Art & Culture
Toronto International Film Festival
October 29, 2004
Following in the footsteps of the Sundance Film Festival in Utah and the Cannes Film Festival in France, Toronto rolled out its red carpet for some of Hollywood’s biggest stars this September. The Toronto International Film Festival, which ran from September 9th - 18th, was hailed as a major success by its organizers and all those who attended. Aside from a few significant omissions that included Charlize Theron missing her premiere due to a neck injury, an unprecedented Hollywood laden slate was secured. It included the likes of Sean Penn, Dustin Hoffman, Sandra Bullock, Penelope Cruz, Tom Cruise, Annette Bening and Warren Beatty, just to name a few.
This festival rejoiced Al Pacino’s directorial talents in comparison with his directorial debut, Looking for Richard, at TIFF in 1996. His experience with this Shakespearean film in general, was not a favorable one. Aside from receiving scathing reviews for his work, the power failed when he was introducing the film. “I’m in the dark here,” the star cracked, invoking his famous line from Scent of a Woman. His quick wit however could not save him from the critics. This time around, the stars were shining more brightly for Pacino and his experience was a much more positive one. His 2004 submission The Merchant of Venice received much more favorable feedback.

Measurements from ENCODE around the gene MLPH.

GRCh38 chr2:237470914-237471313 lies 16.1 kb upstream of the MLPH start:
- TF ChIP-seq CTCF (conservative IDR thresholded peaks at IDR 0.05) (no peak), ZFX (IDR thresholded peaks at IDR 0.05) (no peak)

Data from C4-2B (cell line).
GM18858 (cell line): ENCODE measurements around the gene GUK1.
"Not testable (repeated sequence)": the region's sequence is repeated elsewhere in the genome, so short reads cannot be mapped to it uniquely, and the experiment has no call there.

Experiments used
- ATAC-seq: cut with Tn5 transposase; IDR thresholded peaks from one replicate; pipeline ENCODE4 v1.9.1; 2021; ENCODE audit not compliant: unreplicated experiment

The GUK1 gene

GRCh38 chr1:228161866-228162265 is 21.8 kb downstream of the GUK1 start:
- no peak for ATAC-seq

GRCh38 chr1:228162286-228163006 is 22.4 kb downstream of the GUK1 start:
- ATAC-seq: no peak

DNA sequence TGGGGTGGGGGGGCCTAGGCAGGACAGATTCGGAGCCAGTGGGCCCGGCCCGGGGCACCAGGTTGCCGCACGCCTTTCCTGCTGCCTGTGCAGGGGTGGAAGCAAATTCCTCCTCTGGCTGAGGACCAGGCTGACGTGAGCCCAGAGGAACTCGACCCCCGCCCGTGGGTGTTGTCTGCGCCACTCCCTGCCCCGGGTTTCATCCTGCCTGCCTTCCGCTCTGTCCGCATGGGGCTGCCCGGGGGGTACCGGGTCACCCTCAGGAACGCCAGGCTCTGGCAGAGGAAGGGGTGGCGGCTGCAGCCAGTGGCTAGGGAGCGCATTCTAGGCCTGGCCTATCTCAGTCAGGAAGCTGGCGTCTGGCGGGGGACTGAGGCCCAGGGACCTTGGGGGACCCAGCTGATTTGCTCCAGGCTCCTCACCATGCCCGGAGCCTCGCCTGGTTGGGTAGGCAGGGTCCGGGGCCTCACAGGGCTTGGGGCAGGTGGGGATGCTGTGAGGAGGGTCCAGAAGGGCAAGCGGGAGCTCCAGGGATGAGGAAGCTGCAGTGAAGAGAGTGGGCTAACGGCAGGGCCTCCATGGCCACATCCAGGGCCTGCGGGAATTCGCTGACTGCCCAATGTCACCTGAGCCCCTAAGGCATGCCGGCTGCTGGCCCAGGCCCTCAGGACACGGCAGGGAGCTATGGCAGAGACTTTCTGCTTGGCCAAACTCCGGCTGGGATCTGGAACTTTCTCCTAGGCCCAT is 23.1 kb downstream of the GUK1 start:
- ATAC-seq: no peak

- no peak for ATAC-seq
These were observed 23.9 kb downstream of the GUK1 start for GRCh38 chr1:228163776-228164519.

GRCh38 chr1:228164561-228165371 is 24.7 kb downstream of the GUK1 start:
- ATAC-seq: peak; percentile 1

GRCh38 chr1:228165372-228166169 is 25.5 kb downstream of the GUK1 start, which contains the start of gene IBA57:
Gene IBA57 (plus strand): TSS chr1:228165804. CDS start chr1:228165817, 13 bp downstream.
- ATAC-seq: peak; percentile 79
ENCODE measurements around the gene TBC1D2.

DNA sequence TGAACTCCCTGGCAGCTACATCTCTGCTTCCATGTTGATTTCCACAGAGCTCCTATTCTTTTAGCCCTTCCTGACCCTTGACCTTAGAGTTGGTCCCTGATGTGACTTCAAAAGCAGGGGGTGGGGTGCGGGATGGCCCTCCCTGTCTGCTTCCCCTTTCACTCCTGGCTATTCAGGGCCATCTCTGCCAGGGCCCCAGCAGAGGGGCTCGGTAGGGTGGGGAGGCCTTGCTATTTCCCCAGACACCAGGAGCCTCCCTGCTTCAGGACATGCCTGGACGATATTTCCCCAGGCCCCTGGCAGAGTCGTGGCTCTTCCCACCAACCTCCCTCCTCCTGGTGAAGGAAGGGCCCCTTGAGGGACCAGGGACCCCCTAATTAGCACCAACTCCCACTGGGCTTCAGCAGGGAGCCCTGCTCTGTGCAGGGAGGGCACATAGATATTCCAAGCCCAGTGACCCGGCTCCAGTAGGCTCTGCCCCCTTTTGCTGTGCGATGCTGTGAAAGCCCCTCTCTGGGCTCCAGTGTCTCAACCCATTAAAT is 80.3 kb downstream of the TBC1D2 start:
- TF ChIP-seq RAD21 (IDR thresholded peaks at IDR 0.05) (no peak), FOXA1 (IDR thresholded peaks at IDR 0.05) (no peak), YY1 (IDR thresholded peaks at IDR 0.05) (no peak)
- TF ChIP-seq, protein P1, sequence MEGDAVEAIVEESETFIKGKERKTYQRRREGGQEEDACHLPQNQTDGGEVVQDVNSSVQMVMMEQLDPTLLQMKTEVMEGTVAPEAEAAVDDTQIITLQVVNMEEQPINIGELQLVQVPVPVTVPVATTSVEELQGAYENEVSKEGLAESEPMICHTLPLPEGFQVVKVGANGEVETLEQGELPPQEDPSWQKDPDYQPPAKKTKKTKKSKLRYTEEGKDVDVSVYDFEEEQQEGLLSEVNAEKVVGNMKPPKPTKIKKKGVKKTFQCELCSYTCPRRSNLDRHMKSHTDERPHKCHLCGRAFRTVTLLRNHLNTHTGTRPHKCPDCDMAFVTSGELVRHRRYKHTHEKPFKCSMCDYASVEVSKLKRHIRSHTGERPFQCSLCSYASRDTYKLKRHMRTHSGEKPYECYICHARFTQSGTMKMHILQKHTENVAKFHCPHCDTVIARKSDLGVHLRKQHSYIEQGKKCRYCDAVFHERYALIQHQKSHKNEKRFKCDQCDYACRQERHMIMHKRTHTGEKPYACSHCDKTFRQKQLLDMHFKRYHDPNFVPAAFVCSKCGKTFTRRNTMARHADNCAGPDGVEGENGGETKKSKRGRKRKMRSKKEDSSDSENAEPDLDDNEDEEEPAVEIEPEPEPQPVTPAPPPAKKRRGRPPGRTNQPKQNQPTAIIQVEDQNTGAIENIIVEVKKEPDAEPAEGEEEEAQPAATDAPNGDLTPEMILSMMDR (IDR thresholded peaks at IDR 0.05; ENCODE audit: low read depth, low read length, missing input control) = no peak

The list of films being shown at the festival ranged from political documentaries to the edgy and extremely sexual portrayal of a junkie hooker. This mosaic of converging views and real life portrayals expressed through film did eventually lead to some controversy. Animal rights activists protested the first public screening of Canadian Zev Asher’s Casuistry: The Art of Killing a Cat. The film explored the morals and motivations of a group of Toronto artists who videotaped themselves skinning a cat alive for an apparent art project. Despite the outcry by several organizations the film premiered with no incidents.
The festival also featured many European films that included Lila Dit Ca, billed as one of the Arab film’s brightest hopes, directed by Ziad Doueiri. The Lebanese director got his break working for Quentin Tarantino as a cameraman on several of his movies. His directorial debut, West Beirut, about adolescents dealing with the harsh reality of the Lebanese civil war was a real breakthrough. Doueiri’s second feature deals with “the idea and mythology of the sexually precocious woman and how her metaphorical power can help to explore society’s deepest fissures, including race and class.” As film critic Noah Cowen put it, “Doueiri is one of those rare filmmakers who is unafraid to show us ourselves in a mirror and still make us smile and think at the same time.”
Overall, the TIFF brought Toronto much needed exposure after a few years of devastation to the tourism industry brought about by the SARS outbreak. It is estimated that $75 million has been injected into the local economy, half of that from tourists streaming into the city for the 10-day event. It is safe to say that the success of this year’s TIFF has cemented it as one of the premier film festivals in the entertainment industry.